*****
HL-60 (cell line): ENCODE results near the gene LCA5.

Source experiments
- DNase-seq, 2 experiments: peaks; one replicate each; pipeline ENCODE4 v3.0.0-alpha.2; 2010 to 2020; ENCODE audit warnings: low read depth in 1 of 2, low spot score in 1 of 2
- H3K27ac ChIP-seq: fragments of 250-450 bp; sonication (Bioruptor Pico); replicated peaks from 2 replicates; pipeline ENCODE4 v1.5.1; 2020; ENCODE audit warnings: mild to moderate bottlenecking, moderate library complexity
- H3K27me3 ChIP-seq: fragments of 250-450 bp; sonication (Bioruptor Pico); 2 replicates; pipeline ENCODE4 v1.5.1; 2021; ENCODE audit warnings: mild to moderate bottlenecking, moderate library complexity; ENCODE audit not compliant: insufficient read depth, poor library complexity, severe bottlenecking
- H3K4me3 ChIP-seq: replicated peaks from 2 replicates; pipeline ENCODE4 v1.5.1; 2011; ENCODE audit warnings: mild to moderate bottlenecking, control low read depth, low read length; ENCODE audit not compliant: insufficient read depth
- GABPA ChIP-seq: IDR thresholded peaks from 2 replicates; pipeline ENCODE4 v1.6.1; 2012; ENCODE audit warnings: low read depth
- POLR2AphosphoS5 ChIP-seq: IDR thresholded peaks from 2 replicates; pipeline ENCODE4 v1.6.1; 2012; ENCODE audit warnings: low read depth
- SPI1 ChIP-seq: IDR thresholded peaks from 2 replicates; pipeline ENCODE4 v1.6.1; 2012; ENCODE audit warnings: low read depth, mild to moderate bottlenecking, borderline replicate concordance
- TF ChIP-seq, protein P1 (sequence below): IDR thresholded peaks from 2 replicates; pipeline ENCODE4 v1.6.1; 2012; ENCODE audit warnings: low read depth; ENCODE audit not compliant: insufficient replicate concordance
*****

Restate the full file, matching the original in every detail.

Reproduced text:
HL-60 (cell line): ENCODE results near the gene LCA5.

Source experiments
- DNase-seq, 2 experiments: peaks; one replicate each; pipeline ENCODE4 v3.0.0-alpha.2; 2010 to 2020; ENCODE audit warnings: low read depth in 1 of 2, low spot score in 1 of 2
- H3K27ac ChIP-seq: fragments of 250-450 bp; sonication (Bioruptor Pico); replicated peaks from 2 replicates; pipeline ENCODE4 v1.5.1; 2020; ENCODE audit warnings: mild to moderate bottlenecking, moderate library complexity
- H3K27me3 ChIP-seq: fragments of 250-450 bp; sonication (Bioruptor Pico); 2 replicates; pipeline ENCODE4 v1.5.1; 2021; ENCODE audit warnings: mild to moderate bottlenecking, moderate library complexity; ENCODE audit not compliant: insufficient read depth, poor library complexity, severe bottlenecking
- H3K4me3 ChIP-seq: replicated peaks from 2 replicates; pipeline ENCODE4 v1.5.1; 2011; ENCODE audit warnings: mild to moderate bottlenecking, control low read depth, low read length; ENCODE audit not compliant: insufficient read depth
- GABPA ChIP-seq: IDR thresholded peaks from 2 replicates; pipeline ENCODE4 v1.6.1; 2012; ENCODE audit warnings: low read depth
- POLR2AphosphoS5 ChIP-seq: IDR thresholded peaks from 2 replicates; pipeline ENCODE4 v1.6.1; 2012; ENCODE audit warnings: low read depth
- SPI1 ChIP-seq: IDR thresholded peaks from 2 replicates; pipeline ENCODE4 v1.6.1; 2012; ENCODE audit warnings: low read depth, mild to moderate bottlenecking, borderline replicate concordance
- TF ChIP-seq, protein P1 (sequence below): IDR thresholded peaks from 2 replicates; pipeline ENCODE4 v1.6.1; 2012; ENCODE audit warnings: low read depth; ENCODE audit not compliant: insufficient replicate concordance